In re Cross/Opinion of the Court
|In re Cross by
Opinion of the Court
This is a petition for writs of habeas corpus and certiorari. The matters set up will be found sufficiently reported in Cross v. Burke, 13 Sup. Ct. Rep. 22, and Cross v. U.S., 145 U.S. 571, 12 Sup. Ct. Rep. 842. The application to us is, in effect, the same as that made to the supreme court of the District of Columbia, whose judgment denying the writ of habeas corpus was brought to this court by appeal, upon the hearing of which the merits were fully argued, although we were obliged to decline jurisdiction. Petitioner contends that the postponement of the execution of the sentence of death pronounced against him, by virtue of an order of the supreme court of the District in general term on January 21, 1892, and subsequent postponements by that court in special term, were without anthority of law, and in violation of section 845 of the Revised Statutes of the District, and that, therefore, he is unlawfully kept and detained without due process of law, and in violation of the constitution of the United States.
Conceding that the time of execution is not part of the sentence of death unless made so by statute, it is insisted that in the District the time has been made a part of the sentence by section 845, which provides that when the judgment is death or confinement in the penitentiary the court shall on the application of the party condemned, to enable him to apply for a writ of error, 'postpone the final execution thereof to a reasonable time beyond the next term of the court, not exceeding in any case thirty days after the end of such term.' The argument is that the time fixed by such a postponement is to be regarded as a time fixed by statute, and that the power of the court to set a day for execution is thereby exhausted.
The supreme court of the District, upon the prior application, held that this provision related simply to the right of the accused to a postponement of the day of executing his sentence in case he should apply for it in order to have a review of an alleged error, and that, with the exception of this restriction in the matter of fixing a day for execution, the power of the court was not made the subject of legislation, but was left as it had been at common law.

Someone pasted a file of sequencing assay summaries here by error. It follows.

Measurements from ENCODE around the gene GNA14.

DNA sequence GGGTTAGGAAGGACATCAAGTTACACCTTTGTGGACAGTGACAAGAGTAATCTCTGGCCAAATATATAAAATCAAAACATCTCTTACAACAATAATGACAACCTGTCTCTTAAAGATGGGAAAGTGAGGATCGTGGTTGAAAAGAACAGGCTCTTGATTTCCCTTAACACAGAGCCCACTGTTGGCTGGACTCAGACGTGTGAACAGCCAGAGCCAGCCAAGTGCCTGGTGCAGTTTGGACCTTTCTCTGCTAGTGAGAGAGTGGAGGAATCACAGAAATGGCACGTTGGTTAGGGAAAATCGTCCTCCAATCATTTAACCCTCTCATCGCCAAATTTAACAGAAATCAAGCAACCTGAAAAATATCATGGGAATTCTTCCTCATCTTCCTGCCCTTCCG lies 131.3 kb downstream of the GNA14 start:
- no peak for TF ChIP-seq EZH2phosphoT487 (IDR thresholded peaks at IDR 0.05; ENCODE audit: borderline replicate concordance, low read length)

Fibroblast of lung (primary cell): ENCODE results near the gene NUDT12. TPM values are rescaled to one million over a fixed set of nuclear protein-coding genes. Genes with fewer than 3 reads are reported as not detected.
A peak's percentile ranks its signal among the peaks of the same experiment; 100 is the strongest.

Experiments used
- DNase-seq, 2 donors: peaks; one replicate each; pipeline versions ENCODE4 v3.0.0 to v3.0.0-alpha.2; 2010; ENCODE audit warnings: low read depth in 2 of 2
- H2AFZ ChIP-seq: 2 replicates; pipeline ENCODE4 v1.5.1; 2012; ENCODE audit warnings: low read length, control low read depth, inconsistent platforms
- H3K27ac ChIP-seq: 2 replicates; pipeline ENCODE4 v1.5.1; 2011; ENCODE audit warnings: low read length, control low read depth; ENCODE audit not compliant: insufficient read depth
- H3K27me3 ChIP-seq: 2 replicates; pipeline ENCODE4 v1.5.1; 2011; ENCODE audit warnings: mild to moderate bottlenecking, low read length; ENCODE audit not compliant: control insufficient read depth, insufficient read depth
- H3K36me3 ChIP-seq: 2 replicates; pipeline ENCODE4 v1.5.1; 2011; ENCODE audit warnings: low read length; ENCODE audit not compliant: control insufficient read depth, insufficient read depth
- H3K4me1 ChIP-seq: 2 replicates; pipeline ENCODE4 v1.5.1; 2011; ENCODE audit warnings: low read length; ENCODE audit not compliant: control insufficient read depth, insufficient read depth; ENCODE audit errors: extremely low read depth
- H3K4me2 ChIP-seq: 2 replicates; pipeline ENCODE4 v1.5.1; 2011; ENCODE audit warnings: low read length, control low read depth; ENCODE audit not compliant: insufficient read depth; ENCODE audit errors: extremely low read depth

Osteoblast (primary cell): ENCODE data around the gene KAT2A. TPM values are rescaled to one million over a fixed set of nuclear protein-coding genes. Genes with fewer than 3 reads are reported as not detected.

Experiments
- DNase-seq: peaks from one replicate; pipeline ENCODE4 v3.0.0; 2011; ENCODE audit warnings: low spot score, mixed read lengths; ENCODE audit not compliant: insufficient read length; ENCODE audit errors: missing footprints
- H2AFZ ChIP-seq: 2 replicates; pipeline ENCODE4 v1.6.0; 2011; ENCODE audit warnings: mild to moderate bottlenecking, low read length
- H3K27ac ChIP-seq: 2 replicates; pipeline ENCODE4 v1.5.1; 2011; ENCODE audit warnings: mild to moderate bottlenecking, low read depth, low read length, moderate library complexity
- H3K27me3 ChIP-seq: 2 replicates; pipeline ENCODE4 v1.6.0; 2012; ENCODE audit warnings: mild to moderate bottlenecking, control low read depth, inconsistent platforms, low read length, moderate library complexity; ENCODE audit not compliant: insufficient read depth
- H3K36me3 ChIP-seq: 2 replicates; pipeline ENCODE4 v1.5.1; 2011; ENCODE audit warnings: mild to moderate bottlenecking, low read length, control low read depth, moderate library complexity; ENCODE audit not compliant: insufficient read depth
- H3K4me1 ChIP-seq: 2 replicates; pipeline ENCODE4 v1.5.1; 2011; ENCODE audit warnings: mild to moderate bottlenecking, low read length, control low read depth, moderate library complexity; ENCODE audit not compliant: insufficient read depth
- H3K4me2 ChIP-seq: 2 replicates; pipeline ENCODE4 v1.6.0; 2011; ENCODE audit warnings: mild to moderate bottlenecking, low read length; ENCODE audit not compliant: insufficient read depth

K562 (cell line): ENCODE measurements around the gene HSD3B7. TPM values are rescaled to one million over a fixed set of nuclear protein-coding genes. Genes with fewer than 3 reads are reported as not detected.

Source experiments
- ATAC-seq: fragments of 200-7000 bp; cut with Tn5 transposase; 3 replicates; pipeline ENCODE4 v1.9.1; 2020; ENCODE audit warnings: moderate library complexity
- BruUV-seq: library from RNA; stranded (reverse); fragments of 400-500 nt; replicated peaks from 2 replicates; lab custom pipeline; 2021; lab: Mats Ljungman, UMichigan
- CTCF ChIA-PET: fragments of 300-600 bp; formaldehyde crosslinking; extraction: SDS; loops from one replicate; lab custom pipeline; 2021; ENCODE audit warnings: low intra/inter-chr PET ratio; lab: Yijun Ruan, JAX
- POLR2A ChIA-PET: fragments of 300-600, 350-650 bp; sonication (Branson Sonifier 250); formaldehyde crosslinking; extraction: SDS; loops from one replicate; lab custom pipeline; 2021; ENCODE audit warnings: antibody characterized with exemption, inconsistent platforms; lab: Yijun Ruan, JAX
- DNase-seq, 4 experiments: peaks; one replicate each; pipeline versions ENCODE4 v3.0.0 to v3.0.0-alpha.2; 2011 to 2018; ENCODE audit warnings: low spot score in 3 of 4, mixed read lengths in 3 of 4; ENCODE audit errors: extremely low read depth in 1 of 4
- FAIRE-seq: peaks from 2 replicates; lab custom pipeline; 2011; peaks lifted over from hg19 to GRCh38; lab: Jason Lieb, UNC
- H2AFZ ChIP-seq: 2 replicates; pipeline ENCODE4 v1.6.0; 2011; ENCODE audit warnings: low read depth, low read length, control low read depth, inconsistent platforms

We concur with the views expressed by that court, and in the conclusion reached, that if the time for execution had passed, in any case, the court could make a new order.
Unquestionably, congress did not intend that the execution of a sentence should not be carried out, if judgment were affirmed on writ of error, except where the appellate court was able to announce a result within the time allowed for the application for the writ to be made. The postponements were rendered necessary by reason of delays occasioned by the acts of the condemned in his own interest, and the position that he thereby became entitled to be set at large cannot be sustained. McElvaine v. Brush, 142 U.S. 155, 159, 12 Sup. Ct. Rep. 156; People v. Trezza, 128 N. Y. 529, 536, 28 N. E. Rep. 533.
It may be admitted that section 1040 of the Revised Statutes applies only to cases which can be brought to this court; but, apart from the fact that, as pointed out in Cross v. U.S., ubi supra, the supreme court of the District, whether sitting in general or in special term, is still the supreme court, it is unnecessary to consider the validity of the postponement, since section 845 of the Revised Statutes of the District has not the effect contended for. Without reference to the state of case when a statute fixes or limits the time, the sentence of death remained in force, and was sufficient authority for holding the convict in confinement after the day fixed had passed, when it became the duty of the court to assign, if there had been no other disposition of the case, a new time for execution. Rex v. Harris, 1 Ld. Raym, 482; Rex v. Rogers, 3 Burrows, 1809, 1812; Rex v. Wyatt, Russ. & R. 230; Ex parte Howard, 17 N. H. 545; State v. Kitchens, 2 Hill, (S.C..) 612; Bland v. State, 2 Ind. 608; Lowenberg v. People, 27 N. Y. 336; State v. Oscar, 13, La. Ann. 297; State v. Cardwell, 95 N. C. 643; Ex parte Nixon, 2 S.C.. 4.
The application for the writs must be denied.
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